Wait a minute (you may be thinking). What’s this? A poster for a low-budget Eighties Mad Max rip off? Has Poster of the Week been hijacked by someone with a fetish for beefcake and outsized weaponry? (Not this week.) No, the truth is, sometimes a poster can be enjoyed – admired, even – for what it gets wrong, just as much as for what it gets right. The poster for Cirio H. Santiago’s Equalizer 2000 is one such example: on the face of it, absurdly generic for the time, but upon closer inspection revealing a variety of unexpected pleasures. It’s a poster that’s not just saying, “Watch this movie!”, it’s also a poster that’s saying, “My designer was bored when they got this job, and they decided to have some fun with it!” Of course, this last may not be true at all, but the alternative is even worse: this is the best the artist could do.
First up is the volcanic explosion erupting behind our hero and his significant other. It’s an enormous fireball, sending out smoke and flames and debris in every direction. But is this the work of the title weapon, or is this a case of visual hyperbole? Will there really be an explosion of this magnitude actually in the movie (and will everyone run away from it in the poorly composited foreground?). The obvious answer is, you have to ask? So, already the artist is making the movie seem bigger and more impressive than it actually is. But this is what he or she is meant to do. Should we be blaming them straight away for such blatant misrepresentation? Well, to be fair, no. It’s a big explosion used to fill a large part of the poster and to provide the hero and the girl he just met at the beach with an exciting backdrop against which to pose. But there are subtle things wrong with both of them, things that again make you wonder if the artist was having a bad day at the easel.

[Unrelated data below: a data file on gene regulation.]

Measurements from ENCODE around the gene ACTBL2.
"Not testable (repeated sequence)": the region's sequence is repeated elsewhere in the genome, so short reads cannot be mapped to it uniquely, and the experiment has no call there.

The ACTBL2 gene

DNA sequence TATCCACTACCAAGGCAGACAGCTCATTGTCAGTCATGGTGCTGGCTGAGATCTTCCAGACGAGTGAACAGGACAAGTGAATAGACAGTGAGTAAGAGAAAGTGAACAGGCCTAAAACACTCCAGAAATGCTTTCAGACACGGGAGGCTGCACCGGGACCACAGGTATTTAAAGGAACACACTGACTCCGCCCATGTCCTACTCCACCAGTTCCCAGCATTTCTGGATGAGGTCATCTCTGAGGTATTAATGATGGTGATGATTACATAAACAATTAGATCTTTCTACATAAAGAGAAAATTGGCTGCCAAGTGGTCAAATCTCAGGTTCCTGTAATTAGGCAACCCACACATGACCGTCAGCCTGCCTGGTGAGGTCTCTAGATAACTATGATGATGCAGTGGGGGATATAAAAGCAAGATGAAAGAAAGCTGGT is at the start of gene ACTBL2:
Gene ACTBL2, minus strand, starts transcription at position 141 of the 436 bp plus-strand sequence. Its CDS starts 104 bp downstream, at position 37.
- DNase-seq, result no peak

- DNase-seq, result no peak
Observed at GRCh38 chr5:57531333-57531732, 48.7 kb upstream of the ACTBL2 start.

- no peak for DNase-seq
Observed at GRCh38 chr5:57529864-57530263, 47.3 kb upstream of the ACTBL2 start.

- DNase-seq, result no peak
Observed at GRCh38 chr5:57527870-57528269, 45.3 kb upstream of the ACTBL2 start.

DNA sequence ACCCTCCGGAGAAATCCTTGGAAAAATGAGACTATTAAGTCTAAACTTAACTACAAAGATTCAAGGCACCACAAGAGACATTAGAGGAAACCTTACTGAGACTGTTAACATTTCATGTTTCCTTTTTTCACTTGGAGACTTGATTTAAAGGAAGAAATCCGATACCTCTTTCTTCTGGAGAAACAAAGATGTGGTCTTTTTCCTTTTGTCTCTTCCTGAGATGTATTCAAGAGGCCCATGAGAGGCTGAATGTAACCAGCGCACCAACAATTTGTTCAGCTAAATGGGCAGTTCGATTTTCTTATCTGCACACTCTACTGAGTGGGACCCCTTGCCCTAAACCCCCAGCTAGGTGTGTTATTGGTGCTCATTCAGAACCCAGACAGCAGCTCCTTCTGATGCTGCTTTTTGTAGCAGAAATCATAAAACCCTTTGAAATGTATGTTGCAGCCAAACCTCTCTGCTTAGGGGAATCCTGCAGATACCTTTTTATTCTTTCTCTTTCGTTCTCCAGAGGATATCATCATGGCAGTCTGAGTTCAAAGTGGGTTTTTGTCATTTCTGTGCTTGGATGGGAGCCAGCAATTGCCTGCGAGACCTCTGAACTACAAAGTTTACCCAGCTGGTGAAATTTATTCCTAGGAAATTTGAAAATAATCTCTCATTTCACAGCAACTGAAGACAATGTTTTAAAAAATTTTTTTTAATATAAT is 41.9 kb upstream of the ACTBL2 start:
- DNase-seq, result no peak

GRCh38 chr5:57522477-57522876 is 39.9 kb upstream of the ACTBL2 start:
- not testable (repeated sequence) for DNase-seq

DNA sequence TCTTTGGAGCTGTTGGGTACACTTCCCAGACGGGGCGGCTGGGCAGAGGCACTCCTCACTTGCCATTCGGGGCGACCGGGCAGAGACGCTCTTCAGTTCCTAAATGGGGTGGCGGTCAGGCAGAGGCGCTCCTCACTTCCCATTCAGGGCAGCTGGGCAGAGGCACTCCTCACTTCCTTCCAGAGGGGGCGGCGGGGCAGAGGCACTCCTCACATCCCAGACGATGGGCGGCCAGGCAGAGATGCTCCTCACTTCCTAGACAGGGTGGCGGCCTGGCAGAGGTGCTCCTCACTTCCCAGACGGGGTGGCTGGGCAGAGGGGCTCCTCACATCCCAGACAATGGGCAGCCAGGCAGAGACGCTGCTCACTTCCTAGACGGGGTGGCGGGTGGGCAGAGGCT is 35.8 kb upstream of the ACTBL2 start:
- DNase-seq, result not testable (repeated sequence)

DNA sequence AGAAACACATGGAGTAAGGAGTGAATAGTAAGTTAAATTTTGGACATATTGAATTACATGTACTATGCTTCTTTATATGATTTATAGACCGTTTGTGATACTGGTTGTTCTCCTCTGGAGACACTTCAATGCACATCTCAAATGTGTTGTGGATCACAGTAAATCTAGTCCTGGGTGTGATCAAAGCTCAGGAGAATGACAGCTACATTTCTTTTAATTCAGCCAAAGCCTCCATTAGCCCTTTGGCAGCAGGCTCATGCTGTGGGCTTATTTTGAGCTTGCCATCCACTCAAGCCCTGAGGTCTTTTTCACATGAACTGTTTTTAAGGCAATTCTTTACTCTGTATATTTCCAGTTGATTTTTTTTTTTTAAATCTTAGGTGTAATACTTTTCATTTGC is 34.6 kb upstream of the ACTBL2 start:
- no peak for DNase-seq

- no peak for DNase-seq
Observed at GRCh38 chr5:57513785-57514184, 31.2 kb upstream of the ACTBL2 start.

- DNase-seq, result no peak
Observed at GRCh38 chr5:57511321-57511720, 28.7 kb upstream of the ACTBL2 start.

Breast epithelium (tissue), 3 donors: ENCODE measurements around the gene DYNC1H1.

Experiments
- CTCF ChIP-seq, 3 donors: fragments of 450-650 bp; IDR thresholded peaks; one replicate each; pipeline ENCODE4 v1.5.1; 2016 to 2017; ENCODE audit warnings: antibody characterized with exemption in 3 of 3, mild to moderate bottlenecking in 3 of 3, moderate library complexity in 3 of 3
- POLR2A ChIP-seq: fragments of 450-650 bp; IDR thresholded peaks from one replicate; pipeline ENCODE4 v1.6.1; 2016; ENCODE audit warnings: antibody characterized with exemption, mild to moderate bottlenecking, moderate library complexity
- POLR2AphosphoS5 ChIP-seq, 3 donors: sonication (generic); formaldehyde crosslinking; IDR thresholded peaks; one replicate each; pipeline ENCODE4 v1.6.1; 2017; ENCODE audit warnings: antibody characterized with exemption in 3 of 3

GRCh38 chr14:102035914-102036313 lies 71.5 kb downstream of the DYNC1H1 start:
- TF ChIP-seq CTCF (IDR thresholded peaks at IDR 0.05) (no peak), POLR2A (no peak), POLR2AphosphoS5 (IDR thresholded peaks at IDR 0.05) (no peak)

The woman’s face is worrying. It’s an odd mix of angles and curves, hinting that she was perhaps a forceps baby, but definitely looking as if the artist completed one side, went away for a few drinks, and then came back to finish off a little the worse for wear. And then there’s the blond-maned, chiselled hero, clutching the titular weapon like a model posing for the front cover of American Hunter. But hold on a minute. Doesn’t his right breast look a little feminine, a little too rounded to be – you know – his? The more you look at it, the more it looks like it’s not meant to be there. It’s as if the artist, unable to provide cleavage for the woman looking to enter a 21st century beauty pageant, decided there was going to be at least one exposed breast in this poster – and if it had to be on the man then so be it.
The best has been saved for last, though. Below the beginning of the title is a group of people caught in various poses. Some are pointing with rifles, some seem to be playing their rifles like guitars, and the figure on the far left could well be playing air drums. But if anything, they look like they’re anticipating Madonna’s plea from Vogue (released in 1990): “Don’t just stand there, let’s get to it/Strike a pose, there’s nothing to it”. They’re a post-apocalyptic dance group with a hint of camp (that cap) and a striking lack of co-ordination. They’re also the most obvious indication that the artist, whoever he or she may be, wasn’t approaching this particular assignment with all the dedication and skill that they (hopefully) possessed. And for that, Poster of the Week salutes them all the more.